When markets are close to record highs and popular shares look expensive, I like to keep an eye on stocks that have seen big falls in the last 12 months.
In amongst the stocks that deserve to be cheap, I often find a handful of shares that are unloved but good businesses. Potential bargains.
My latest trawl through the FTSE 250 mid-cap index has unearthed three dividend stocks I think offer good value for buyers at current levels.
A turnaround buy?
Medical technology company ConvaTec Group (LSE: CTEC) has been a disappointing performer since its 2016 flotation. Like many such firms, it floated at a demanding valuation that became unsustainable when growth rates disappointed.
Despite this, I think it’s fundamentally an attractive business. ConvaTec makes a range of medical products used in areas such as wound care, ostomy, incontinence and infusion. Many of the firm’s products are disposable or consumable, making them repeat buys for patients and hospitals.
A trading statement on Friday confirmed that growth remains challenging. Sales fell by 2% to $430.6m during the first quarter. However, full-year expectations are unchanged and ConvaTec expects to generate an adjusted operating profit margin of 18%-20% this year — a solid result.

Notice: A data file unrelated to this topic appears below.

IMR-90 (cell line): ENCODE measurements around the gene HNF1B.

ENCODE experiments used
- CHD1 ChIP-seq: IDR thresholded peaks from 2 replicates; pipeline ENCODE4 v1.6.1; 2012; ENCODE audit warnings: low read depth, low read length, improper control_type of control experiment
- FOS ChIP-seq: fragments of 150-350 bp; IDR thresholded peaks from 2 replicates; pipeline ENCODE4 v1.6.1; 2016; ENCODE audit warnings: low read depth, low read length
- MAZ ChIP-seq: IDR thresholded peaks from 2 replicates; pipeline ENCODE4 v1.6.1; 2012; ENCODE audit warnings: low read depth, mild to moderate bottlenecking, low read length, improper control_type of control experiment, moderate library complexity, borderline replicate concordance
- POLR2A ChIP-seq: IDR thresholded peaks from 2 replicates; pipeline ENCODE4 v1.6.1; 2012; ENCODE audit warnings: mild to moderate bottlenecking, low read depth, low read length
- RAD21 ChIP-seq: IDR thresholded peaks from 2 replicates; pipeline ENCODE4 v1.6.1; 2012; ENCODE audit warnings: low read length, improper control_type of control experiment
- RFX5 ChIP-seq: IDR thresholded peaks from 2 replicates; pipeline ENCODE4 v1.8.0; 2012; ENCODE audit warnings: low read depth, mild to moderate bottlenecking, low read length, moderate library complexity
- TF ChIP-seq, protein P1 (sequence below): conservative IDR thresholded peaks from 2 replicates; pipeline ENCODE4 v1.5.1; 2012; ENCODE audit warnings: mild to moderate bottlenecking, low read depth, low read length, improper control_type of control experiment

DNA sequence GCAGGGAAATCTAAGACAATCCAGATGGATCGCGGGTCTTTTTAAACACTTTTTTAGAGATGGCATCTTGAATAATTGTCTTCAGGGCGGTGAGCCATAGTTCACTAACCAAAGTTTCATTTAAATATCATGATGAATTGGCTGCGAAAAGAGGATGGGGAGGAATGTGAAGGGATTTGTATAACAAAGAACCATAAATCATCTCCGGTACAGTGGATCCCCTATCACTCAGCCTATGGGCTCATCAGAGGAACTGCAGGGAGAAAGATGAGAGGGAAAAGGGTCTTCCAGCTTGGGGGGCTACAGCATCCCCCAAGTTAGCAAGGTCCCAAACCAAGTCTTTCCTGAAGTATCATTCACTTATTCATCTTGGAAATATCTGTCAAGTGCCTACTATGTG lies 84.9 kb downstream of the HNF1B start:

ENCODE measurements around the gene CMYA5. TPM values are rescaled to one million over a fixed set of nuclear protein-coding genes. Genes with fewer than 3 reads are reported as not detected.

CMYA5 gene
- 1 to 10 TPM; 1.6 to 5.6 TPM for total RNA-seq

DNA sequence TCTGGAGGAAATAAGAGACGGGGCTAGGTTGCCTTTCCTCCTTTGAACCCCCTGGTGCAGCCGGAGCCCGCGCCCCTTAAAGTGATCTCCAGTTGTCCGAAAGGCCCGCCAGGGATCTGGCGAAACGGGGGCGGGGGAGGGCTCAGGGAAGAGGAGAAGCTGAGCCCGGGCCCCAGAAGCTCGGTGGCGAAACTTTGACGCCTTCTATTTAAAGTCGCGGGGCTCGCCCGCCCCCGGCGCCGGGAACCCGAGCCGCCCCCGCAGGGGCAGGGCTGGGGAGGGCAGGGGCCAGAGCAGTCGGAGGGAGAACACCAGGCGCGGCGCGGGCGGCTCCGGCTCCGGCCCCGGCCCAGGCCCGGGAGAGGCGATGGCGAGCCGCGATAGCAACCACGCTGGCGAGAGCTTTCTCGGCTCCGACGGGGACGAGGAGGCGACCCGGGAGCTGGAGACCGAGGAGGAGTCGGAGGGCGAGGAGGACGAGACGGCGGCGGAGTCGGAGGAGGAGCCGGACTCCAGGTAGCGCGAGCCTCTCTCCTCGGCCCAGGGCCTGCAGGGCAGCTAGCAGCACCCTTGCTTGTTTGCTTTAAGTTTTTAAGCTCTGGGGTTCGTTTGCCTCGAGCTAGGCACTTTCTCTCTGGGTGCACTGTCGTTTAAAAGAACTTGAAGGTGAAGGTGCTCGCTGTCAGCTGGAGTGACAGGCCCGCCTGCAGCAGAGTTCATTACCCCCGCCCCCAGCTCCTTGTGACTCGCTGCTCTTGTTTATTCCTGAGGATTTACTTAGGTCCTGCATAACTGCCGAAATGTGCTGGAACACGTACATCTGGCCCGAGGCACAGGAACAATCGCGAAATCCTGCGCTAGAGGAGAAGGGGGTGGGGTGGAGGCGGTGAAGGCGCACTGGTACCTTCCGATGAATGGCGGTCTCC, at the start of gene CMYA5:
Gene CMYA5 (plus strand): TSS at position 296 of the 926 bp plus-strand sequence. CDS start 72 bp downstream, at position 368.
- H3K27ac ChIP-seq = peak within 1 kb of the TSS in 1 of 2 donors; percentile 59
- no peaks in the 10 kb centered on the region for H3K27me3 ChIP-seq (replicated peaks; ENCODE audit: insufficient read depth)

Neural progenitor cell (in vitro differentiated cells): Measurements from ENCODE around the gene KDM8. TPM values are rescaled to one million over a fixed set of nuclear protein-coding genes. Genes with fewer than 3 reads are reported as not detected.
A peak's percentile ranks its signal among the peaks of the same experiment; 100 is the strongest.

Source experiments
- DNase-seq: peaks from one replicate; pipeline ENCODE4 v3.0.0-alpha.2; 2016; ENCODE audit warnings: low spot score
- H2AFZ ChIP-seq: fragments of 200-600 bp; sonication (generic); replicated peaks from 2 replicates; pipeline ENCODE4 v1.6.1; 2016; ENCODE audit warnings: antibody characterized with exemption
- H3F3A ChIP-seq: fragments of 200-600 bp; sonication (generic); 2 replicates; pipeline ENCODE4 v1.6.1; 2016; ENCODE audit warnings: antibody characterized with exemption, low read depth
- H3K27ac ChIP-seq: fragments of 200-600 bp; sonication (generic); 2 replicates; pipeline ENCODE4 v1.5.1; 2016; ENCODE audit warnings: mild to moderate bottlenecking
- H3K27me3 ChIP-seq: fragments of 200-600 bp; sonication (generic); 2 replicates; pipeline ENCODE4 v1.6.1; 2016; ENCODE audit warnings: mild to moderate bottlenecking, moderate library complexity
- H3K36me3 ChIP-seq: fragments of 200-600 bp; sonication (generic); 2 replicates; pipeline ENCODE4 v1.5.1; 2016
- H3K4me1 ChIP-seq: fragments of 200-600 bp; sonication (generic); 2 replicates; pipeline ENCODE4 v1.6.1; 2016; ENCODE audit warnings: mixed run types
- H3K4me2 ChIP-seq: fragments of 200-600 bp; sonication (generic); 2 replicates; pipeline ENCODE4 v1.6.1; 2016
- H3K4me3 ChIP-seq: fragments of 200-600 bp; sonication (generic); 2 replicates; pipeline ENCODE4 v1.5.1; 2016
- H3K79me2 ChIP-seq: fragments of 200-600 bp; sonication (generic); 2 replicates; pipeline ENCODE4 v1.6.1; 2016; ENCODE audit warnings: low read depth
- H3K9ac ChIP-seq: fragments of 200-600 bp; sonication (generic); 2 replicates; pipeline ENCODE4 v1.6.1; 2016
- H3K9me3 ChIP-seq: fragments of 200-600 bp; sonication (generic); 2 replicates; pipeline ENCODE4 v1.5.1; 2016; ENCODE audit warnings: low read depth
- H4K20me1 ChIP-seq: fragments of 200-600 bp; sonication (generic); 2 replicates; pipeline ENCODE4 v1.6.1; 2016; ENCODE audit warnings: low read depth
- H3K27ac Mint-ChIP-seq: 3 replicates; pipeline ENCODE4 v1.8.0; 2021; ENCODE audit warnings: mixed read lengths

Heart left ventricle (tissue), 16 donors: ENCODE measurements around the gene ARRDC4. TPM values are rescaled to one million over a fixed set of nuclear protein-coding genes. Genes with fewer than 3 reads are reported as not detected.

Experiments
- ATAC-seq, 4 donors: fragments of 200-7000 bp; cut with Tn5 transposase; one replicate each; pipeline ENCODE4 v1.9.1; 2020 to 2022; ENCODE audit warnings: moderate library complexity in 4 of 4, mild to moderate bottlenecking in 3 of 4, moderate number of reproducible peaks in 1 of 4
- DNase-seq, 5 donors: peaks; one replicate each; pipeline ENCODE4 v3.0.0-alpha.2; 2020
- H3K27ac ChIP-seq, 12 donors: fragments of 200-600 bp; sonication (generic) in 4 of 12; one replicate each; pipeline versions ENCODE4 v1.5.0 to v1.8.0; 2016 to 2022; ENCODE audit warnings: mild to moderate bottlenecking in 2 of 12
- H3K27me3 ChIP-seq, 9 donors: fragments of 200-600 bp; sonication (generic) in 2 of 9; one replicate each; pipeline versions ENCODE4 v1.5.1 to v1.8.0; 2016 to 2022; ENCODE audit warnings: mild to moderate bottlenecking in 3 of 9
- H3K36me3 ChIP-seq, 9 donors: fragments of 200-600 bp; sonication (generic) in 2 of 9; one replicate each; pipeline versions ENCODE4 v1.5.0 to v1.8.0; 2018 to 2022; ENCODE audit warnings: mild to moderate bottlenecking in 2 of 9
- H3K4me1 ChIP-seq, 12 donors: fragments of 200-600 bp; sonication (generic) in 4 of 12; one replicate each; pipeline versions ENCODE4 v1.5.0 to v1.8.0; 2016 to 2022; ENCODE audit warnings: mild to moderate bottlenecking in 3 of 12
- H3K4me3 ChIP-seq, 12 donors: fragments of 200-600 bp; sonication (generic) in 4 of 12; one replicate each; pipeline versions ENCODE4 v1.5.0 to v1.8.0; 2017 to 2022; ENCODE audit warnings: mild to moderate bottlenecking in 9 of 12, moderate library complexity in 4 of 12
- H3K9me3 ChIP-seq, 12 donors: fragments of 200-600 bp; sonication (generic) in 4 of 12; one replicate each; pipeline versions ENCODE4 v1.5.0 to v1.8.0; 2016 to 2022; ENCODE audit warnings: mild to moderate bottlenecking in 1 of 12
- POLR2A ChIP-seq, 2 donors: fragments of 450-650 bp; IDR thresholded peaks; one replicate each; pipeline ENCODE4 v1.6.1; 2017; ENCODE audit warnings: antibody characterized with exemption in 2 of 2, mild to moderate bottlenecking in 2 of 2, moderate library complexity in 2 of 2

The shares now trade on 12 times forecast earnings and offer a 3.5% dividend yield. With earnings backed by strong cash flows, I think ConvaTec offers decent value at this level.
Retail isn’t dead
Retailers with big high street chains are out of favour at the moment. But in my view there are likely to be some long-term winners in this sector.
One retailer I own myself is Dixons Carphone (LSE: DC). This firm is the UK’s largest retailer of home electricals, computers and mobile phones. It also has significant market share in Scandinavia and Greece.
Sales were steady over the peak Christmas period, and newish chief executive Alex Baldock is working hard to expand online and build a larger customer credit business — a key area of growth.
Consumer demand for the latest gear is still strong and Dixons Carphone’s scale means it can price competitively. In my view, sales are unlikely to collapse unless unemployment or interest rates rise. As far as I can see, there’s no sign of either at the moment.
With the stock trading on seven times forecast earnings and offering a 5.2% dividend yield, I rate this retailer as a buy.
This wheeler-dealer offers a 6% yield
City firm TP ICAP (LSE: TCAP) isn’t exactly a household name. But it is the world’s largest interdealer broker. What this means is that its teams of dealers act as middlemen, negotiating financial deals between clients such as investment banks and oil traders.
The rise of electronic trading has put pressure on this business model, which is changing to include more technology and data services. But TP ICAP’s scale and expansion into the oil market have helped the firm to adapt. Although market conditions can affect the group’s profits, this £1.6bn City firm ended last year with net cash of more than £600m.
The shares have halved in value since the start of 2018 and now trade on 9 times forecast earnings, with a 6% dividend yield. I think this is probably too cheap and would rate the shares as a buy.